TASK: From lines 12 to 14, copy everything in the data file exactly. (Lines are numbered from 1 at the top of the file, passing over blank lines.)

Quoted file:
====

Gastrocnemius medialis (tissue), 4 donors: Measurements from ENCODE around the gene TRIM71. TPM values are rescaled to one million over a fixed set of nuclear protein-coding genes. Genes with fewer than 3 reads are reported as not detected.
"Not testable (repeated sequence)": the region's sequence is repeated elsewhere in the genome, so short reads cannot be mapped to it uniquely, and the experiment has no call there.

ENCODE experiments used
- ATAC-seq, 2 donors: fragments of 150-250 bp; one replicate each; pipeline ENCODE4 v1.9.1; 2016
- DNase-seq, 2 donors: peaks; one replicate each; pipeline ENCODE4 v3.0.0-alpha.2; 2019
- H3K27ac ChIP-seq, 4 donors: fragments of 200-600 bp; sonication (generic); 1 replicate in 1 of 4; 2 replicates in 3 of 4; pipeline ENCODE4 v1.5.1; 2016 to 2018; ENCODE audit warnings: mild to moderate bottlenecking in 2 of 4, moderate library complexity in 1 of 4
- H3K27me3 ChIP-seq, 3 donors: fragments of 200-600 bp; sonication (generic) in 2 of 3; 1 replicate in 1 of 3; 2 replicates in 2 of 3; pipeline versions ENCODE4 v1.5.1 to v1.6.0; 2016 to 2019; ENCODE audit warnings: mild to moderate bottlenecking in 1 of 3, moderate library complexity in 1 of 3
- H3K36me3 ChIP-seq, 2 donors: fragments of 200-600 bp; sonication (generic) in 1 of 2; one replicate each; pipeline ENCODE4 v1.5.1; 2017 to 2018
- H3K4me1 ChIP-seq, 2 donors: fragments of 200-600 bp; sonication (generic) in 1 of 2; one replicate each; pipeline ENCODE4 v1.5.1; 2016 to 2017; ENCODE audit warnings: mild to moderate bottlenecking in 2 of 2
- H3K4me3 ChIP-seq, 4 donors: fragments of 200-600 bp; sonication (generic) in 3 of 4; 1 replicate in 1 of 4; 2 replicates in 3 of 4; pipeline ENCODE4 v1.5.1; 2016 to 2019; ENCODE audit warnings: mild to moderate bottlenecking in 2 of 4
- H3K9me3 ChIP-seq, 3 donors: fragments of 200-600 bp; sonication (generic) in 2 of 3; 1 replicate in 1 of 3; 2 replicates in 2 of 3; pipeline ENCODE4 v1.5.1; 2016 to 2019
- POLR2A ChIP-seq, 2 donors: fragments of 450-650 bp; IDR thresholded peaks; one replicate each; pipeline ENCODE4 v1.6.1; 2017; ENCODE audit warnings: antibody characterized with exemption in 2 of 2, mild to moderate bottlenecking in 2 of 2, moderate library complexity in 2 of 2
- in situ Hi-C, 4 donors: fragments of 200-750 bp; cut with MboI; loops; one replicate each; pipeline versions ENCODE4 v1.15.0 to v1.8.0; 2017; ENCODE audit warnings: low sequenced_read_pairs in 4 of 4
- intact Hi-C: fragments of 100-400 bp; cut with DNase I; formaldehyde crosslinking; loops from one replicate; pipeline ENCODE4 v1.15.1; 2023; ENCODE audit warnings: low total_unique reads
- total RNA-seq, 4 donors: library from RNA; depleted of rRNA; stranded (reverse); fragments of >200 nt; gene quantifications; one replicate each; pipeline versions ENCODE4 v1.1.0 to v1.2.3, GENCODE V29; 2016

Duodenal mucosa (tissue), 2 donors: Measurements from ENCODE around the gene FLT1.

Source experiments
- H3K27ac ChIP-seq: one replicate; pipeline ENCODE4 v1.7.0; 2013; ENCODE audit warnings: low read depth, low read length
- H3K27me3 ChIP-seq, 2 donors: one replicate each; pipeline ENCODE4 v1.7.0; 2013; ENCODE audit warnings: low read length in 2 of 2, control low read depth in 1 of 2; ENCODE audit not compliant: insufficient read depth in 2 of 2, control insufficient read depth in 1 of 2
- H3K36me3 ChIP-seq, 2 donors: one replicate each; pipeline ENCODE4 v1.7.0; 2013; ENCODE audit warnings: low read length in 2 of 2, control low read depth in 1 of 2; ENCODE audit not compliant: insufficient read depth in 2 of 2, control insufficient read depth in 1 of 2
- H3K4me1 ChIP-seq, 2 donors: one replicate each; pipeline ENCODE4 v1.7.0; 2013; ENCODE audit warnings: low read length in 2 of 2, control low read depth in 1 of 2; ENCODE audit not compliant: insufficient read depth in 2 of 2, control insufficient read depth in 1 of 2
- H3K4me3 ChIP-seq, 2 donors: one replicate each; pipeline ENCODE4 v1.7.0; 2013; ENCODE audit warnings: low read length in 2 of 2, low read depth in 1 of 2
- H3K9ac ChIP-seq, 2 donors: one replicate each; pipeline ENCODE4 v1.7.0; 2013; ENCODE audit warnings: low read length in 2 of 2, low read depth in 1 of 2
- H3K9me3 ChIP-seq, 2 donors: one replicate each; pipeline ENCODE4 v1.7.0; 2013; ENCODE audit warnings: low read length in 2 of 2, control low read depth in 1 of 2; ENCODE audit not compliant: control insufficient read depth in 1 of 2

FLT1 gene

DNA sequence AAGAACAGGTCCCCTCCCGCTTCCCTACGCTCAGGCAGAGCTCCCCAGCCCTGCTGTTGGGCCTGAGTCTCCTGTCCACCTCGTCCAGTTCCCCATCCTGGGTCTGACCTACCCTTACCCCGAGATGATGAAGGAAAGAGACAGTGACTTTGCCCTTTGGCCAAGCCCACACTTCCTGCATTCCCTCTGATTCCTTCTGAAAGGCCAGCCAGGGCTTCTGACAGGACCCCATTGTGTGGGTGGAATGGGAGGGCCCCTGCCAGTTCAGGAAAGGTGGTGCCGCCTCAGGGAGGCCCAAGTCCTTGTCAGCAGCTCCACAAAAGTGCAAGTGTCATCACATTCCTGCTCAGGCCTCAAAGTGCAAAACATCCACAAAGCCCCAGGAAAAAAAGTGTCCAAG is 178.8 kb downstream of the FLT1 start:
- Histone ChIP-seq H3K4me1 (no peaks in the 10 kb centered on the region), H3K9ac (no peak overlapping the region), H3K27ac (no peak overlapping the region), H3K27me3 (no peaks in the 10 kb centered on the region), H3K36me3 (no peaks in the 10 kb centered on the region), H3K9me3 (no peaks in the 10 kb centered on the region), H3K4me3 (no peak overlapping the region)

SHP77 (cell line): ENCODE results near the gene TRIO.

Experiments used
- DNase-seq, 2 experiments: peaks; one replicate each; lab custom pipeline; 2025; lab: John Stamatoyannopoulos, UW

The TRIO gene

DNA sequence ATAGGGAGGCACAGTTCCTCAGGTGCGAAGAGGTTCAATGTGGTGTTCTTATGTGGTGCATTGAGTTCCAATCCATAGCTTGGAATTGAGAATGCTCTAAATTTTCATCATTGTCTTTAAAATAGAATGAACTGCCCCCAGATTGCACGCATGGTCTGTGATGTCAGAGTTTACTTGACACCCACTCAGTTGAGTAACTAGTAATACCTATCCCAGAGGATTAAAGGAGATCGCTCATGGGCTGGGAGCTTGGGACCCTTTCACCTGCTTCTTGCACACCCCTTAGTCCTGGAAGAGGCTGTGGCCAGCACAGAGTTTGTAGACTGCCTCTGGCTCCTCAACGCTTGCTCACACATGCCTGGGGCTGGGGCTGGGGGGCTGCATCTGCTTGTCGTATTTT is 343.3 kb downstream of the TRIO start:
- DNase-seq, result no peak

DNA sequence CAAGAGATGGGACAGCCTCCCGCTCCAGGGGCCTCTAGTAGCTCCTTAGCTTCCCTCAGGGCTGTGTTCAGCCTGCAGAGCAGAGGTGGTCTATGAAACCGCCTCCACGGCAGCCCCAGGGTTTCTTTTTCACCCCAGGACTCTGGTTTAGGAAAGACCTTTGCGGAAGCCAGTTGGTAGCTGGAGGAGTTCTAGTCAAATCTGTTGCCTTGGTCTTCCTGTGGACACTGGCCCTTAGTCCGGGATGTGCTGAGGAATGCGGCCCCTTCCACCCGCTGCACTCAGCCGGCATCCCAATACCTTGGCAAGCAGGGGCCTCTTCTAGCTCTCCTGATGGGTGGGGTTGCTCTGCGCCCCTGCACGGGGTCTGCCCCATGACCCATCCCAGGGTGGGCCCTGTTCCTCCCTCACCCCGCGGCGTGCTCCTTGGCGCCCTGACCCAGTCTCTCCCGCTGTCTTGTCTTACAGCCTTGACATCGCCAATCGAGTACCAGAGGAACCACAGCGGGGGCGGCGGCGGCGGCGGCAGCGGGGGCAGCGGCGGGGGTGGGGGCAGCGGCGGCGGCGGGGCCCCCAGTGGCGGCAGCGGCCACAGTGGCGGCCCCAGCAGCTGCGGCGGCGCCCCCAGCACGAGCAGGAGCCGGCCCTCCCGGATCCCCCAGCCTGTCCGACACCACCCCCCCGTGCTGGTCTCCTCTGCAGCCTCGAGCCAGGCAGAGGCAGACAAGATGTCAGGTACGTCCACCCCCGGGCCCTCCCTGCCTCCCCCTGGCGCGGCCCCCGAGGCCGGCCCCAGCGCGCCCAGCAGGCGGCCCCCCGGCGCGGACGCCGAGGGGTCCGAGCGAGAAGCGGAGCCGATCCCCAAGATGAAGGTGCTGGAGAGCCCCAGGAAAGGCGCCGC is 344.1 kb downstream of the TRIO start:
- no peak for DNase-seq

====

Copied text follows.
- POLR2A ChIP-seq, 2 donors: fragments of 450-650 bp; IDR thresholded peaks; one replicate each; pipeline ENCODE4 v1.6.1; 2017; ENCODE audit warnings: antibody characterized with exemption in 2 of 2, mild to moderate bottlenecking in 2 of 2, moderate library complexity in 2 of 2
- in situ Hi-C, 4 donors: fragments of 200-750 bp; cut with MboI; loops; one replicate each; pipeline versions ENCODE4 v1.15.0 to v1.8.0; 2017; ENCODE audit warnings: low sequenced_read_pairs in 4 of 4
- intact Hi-C: fragments of 100-400 bp; cut with DNase I; formaldehyde crosslinking; loops from one replicate; pipeline ENCODE4 v1.15.1; 2023; ENCODE audit warnings: low total_unique reads